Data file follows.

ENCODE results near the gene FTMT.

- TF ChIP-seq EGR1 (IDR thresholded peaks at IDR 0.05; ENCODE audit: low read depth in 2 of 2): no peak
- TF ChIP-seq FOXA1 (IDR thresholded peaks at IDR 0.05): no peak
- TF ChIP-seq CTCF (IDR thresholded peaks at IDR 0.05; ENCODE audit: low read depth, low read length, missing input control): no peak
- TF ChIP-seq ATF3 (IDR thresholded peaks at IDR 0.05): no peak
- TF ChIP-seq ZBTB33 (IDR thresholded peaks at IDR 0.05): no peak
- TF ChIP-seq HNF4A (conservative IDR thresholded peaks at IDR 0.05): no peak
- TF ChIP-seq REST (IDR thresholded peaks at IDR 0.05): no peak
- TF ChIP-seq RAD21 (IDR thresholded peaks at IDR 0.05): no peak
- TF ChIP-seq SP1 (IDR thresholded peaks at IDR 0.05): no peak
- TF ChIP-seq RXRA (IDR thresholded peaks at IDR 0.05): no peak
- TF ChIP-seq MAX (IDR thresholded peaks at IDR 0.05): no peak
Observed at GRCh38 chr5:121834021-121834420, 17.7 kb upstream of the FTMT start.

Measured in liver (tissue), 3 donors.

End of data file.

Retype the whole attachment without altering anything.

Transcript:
ENCODE results near the gene FTMT.

- TF ChIP-seq EGR1 (IDR thresholded peaks at IDR 0.05; ENCODE audit: low read depth in 2 of 2): no peak
- TF ChIP-seq FOXA1 (IDR thresholded peaks at IDR 0.05): no peak
- TF ChIP-seq CTCF (IDR thresholded peaks at IDR 0.05; ENCODE audit: low read depth, low read length, missing input control): no peak
- TF ChIP-seq ATF3 (IDR thresholded peaks at IDR 0.05): no peak
- TF ChIP-seq ZBTB33 (IDR thresholded peaks at IDR 0.05): no peak
- TF ChIP-seq HNF4A (conservative IDR thresholded peaks at IDR 0.05): no peak
- TF ChIP-seq REST (IDR thresholded peaks at IDR 0.05): no peak
- TF ChIP-seq RAD21 (IDR thresholded peaks at IDR 0.05): no peak
- TF ChIP-seq SP1 (IDR thresholded peaks at IDR 0.05): no peak
- TF ChIP-seq RXRA (IDR thresholded peaks at IDR 0.05): no peak
- TF ChIP-seq MAX (IDR thresholded peaks at IDR 0.05): no peak
Observed at GRCh38 chr5:121834021-121834420, 17.7 kb upstream of the FTMT start.

Measured in liver (tissue), 3 donors.